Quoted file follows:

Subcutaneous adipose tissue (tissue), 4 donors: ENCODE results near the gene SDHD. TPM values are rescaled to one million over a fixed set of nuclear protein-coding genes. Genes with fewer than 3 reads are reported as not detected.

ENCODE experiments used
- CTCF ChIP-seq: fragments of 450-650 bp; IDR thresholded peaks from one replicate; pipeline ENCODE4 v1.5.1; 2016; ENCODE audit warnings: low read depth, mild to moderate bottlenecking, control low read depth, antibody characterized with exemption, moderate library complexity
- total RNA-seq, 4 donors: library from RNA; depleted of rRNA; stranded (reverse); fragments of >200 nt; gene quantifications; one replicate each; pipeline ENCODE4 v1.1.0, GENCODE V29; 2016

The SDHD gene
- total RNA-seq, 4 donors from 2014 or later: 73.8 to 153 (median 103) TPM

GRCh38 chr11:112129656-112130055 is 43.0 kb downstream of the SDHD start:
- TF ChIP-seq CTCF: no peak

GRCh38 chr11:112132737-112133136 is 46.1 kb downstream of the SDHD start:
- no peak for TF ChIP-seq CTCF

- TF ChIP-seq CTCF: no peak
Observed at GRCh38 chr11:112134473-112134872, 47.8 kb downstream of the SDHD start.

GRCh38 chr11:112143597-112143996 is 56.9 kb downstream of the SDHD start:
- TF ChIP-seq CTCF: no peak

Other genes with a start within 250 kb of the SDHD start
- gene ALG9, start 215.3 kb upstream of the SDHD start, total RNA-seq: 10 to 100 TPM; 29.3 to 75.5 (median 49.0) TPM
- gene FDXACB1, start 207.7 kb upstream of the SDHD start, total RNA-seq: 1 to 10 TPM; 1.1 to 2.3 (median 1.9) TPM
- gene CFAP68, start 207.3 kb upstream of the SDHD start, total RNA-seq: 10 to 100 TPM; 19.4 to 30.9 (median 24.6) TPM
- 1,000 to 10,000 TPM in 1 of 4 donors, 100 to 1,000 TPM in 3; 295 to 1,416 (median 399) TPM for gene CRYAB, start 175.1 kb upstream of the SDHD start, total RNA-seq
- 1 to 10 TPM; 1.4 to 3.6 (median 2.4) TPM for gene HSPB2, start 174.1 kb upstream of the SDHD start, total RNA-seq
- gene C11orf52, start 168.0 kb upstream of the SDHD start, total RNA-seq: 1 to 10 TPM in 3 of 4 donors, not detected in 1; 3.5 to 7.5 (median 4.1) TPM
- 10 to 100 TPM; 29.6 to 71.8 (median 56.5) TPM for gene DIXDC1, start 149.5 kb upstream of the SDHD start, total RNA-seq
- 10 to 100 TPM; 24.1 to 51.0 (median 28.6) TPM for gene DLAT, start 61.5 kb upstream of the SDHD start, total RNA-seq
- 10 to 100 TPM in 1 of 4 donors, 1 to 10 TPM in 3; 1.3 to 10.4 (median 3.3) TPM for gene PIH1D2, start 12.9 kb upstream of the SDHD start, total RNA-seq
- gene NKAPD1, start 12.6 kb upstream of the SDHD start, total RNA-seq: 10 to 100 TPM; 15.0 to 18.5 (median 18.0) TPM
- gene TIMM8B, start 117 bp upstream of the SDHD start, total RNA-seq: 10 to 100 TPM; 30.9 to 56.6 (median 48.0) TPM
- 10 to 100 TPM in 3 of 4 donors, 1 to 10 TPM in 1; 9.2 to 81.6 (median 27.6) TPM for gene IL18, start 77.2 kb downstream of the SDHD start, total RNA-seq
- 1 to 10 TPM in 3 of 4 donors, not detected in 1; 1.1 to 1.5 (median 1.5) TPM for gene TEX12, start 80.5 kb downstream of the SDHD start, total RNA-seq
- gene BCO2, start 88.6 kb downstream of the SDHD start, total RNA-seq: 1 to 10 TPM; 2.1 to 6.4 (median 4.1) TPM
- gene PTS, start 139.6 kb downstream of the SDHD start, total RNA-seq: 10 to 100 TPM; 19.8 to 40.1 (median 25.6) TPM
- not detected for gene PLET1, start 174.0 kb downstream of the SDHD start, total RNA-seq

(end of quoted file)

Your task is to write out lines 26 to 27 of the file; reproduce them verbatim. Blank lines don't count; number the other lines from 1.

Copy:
- gene TIMM8B, start 117 bp upstream of the SDHD start, total RNA-seq: 10 to 100 TPM; 30.9 to 56.6 (median 48.0) TPM
- 10 to 100 TPM in 3 of 4 donors, 1 to 10 TPM in 1; 9.2 to 81.6 (median 27.6) TPM for gene IL18, start 77.2 kb downstream of the SDHD start, total RNA-seq